No. Which is probably another reason I end up gravely voiced for a day. We only rehearse once a week, when we’re rehearsing. It’s pretty much the only time I do vocals. Prior to recording for "Stranger" I would practice a couple nights a week in the coat closet of my apartment. I know… It’s ironic. I had to go into the closet to practice vocals… Go figure.

Do you think it can be dangerous to do extreme vocals?

Sure. But, I doubt anyone in extreme music really cares about the dangers, other than to push them as far as we can.

What is most important for you – to make cool sounds and interesting rhythms, or to have a clear diction/pronunciation?

I care a lot about rhythm and pronunciation. I want my vocals to sound like vocals. I want people to feel the urge to sing along with them. It’s hard to inspire that when your riffs and vocals are all an overwhelming assault to the senses. Don’t get me wrong, I like music like that too. But, for our songs, I want them to have something recognizable that people can latch on to.

Do you think that extreme vocals can be made into a science, like "this is how it works for everyone, to make this sound you have to do this etc"? Or is it more intuitive and individual how to do it?

I suppose there’s some general guidelines that can work for most people. But, every person’s throat is different. What works for some won’t work for all. Nobody taught me how to do vocals. I just listened and tried to mimic the ones I liked. So, I suppose it’s a little bit of intuition as well as practice for me.

Do you have any advice to people who wants to start doing extreme vocals?

Listen and practice. Find a place where you can be alone and scream your head off, without worrying about making mistakes. I used to scream along with my favorite albums while driving around in my car. That’s probably where I’ve practiced more than anywhere.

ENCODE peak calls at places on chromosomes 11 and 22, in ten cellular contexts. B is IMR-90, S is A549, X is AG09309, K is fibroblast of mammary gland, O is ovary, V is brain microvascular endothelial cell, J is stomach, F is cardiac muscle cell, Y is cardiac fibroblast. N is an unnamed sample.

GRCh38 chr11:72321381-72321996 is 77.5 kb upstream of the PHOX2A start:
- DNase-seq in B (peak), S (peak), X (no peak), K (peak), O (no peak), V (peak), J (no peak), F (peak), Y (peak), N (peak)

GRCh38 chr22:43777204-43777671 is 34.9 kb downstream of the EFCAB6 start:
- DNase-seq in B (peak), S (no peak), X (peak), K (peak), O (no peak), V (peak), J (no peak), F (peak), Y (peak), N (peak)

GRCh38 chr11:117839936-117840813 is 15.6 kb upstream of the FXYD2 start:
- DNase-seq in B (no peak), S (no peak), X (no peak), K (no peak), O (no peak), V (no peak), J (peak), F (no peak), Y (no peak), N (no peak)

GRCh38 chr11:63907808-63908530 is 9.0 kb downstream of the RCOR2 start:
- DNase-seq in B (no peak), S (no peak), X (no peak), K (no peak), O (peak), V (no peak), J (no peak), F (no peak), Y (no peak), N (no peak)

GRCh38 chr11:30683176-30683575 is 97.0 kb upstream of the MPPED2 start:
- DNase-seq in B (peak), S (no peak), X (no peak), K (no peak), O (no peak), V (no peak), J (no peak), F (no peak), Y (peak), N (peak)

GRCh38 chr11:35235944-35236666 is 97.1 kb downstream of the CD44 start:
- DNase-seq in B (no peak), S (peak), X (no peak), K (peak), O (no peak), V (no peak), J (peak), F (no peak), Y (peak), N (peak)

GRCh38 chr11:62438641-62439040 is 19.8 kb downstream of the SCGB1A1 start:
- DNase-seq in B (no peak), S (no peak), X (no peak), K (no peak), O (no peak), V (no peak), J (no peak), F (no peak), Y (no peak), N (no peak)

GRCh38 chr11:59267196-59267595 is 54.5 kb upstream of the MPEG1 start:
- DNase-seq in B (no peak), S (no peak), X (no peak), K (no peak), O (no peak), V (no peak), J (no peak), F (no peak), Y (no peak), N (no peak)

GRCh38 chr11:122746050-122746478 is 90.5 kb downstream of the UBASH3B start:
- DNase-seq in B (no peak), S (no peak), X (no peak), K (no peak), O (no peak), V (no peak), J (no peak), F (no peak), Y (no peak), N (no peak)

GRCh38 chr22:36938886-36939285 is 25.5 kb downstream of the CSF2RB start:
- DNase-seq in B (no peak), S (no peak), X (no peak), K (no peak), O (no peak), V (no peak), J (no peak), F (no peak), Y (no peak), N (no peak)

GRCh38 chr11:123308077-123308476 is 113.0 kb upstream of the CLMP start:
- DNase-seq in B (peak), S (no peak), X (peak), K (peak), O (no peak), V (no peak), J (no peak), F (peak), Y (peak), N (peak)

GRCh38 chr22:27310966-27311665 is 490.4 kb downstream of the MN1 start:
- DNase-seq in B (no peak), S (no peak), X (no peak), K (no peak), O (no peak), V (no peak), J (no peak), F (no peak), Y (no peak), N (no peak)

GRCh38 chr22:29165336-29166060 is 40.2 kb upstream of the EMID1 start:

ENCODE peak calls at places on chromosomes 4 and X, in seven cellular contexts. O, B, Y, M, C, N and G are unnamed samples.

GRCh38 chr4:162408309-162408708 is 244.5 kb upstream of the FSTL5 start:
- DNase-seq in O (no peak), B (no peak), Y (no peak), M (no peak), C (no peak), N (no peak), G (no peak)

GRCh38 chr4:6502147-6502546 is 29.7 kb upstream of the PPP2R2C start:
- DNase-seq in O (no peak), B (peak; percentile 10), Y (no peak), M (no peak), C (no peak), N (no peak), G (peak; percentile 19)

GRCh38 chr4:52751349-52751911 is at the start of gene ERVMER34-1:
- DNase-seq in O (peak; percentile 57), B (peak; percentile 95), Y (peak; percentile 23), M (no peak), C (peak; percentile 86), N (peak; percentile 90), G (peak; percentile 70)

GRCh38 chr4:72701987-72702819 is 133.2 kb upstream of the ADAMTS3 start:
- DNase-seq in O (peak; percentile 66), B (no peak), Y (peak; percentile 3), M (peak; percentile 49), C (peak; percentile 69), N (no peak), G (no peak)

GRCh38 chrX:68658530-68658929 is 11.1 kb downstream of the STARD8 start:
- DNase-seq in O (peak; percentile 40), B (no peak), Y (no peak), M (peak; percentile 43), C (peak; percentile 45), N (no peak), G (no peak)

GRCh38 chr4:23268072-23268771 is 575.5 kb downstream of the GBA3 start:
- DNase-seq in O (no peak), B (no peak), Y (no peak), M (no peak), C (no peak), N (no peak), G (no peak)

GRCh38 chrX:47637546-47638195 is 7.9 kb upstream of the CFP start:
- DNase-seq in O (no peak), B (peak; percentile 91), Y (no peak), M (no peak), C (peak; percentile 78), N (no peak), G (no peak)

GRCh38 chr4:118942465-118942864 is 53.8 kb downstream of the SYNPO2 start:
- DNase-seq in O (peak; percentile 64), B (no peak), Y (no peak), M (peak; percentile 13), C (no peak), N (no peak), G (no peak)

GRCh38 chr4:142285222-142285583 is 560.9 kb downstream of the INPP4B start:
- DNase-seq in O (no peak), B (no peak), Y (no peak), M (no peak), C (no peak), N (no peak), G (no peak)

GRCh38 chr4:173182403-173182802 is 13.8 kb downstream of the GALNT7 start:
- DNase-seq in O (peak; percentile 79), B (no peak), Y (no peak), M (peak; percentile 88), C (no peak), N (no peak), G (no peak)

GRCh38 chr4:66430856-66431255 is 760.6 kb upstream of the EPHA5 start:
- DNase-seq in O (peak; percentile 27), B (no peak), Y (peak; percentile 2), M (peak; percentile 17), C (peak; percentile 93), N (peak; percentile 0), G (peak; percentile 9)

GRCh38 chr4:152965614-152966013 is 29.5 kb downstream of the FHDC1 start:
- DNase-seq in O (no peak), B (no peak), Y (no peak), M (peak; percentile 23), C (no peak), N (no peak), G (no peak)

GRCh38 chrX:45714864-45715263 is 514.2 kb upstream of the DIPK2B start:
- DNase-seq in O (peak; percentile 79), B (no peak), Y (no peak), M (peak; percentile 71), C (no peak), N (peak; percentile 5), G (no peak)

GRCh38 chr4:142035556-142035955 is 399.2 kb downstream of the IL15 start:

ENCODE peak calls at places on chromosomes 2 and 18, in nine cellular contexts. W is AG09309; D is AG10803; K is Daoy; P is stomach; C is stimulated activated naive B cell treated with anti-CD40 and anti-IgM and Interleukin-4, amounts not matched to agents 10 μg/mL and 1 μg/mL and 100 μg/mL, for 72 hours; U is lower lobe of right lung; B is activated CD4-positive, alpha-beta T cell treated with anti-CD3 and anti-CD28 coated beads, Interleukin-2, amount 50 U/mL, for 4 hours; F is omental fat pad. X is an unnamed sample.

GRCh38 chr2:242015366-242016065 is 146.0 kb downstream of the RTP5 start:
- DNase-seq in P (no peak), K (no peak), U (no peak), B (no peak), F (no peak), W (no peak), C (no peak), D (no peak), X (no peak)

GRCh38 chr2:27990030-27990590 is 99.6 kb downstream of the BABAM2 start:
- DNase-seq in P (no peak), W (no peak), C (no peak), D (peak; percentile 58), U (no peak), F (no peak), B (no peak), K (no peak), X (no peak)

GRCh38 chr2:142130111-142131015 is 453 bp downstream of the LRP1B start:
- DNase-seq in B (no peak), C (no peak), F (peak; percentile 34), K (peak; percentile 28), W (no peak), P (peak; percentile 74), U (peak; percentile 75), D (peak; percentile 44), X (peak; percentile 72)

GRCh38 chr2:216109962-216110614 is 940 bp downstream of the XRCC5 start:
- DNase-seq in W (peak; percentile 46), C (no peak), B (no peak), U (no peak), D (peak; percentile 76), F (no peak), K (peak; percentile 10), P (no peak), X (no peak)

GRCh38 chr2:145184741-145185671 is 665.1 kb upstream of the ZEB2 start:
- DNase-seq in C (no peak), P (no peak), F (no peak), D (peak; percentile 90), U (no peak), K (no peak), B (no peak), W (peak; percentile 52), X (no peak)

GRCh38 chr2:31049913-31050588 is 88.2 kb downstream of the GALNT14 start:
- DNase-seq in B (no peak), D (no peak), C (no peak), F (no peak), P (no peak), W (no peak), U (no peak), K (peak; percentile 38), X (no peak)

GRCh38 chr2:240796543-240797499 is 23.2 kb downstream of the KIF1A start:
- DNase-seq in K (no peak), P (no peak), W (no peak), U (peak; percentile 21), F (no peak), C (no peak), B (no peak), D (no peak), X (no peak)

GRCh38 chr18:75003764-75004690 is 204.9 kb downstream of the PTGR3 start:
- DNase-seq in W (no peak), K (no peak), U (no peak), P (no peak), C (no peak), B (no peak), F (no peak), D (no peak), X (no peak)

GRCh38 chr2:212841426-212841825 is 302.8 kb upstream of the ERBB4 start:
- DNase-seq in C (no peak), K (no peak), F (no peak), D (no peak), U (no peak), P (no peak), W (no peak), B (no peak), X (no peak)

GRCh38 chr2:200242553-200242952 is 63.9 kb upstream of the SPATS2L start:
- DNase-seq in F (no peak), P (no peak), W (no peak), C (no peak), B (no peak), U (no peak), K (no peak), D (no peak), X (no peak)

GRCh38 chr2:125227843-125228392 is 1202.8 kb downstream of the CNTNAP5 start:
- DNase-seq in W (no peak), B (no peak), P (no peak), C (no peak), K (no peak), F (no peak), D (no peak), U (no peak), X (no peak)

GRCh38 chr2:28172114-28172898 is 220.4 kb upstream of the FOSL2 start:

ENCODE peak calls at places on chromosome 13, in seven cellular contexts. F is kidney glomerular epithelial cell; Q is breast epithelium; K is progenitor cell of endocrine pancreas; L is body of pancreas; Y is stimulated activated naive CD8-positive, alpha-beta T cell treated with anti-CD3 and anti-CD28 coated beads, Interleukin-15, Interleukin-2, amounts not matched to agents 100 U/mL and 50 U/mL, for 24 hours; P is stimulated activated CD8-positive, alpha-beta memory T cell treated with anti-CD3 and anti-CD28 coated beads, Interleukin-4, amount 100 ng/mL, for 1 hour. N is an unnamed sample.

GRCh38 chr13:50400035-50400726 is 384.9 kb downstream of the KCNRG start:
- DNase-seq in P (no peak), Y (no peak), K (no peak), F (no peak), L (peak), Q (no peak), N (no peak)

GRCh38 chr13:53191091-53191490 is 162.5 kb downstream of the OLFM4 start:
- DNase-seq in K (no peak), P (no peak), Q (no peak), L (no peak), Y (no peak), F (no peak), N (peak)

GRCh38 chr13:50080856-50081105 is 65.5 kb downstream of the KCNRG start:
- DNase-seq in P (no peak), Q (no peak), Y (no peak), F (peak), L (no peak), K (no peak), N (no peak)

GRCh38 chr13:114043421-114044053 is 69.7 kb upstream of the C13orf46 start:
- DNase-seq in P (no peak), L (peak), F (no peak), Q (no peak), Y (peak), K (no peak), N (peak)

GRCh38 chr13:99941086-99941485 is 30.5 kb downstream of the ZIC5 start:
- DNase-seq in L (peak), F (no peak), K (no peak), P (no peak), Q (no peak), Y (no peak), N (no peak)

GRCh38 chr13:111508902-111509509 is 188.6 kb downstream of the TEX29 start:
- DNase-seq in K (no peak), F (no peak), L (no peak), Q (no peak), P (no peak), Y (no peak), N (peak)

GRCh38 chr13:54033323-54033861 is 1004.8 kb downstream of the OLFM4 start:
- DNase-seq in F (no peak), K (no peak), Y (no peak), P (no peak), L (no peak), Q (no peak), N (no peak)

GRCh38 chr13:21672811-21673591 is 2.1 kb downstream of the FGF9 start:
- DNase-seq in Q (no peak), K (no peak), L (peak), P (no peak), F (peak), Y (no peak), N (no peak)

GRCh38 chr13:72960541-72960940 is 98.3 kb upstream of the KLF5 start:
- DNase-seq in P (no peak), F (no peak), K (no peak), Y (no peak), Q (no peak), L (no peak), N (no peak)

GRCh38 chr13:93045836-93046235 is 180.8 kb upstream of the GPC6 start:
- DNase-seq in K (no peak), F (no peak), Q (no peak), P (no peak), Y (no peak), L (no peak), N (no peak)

(Photo: Sean Wix)

Mention three extreme vocalists whose style you admire, and explain your choice. What specifically do you like about the styles of those three? Also mention three vocalists (not necessarily extreme vocalists) which you have been influence by, and explain in which way you have been influenced by each of them.

Well, Scott Carlson is obviously my biggest influence. Repulsion made my favorite album of all time I just love everything about it. That album really speaks to me, vocals included.

I love Martin Schirenc’s sass. He’s a great vocalist with so much character. Pungent Stench has always been a favorite of Cretin.

I’ve always loved Barney’s vocals too. But, like I said, after spending time on tour with him, and listening to how ferociously he projects… He has really really become a major influence.

I’d also claim Oscar Garcia, Tom Arraya, and John Tardy as vocal inspirations. I can’t help but sing along with those guys when I hear them.

Who do you want to challenge in this series? (Who should be the next extreme vocalist to answer these questions?) Give a brief explanation for your choice.

I’m going to go with Barney Greenway. I’d love for every aspiring vocalist to experience the same inspiration that I got from talking with him.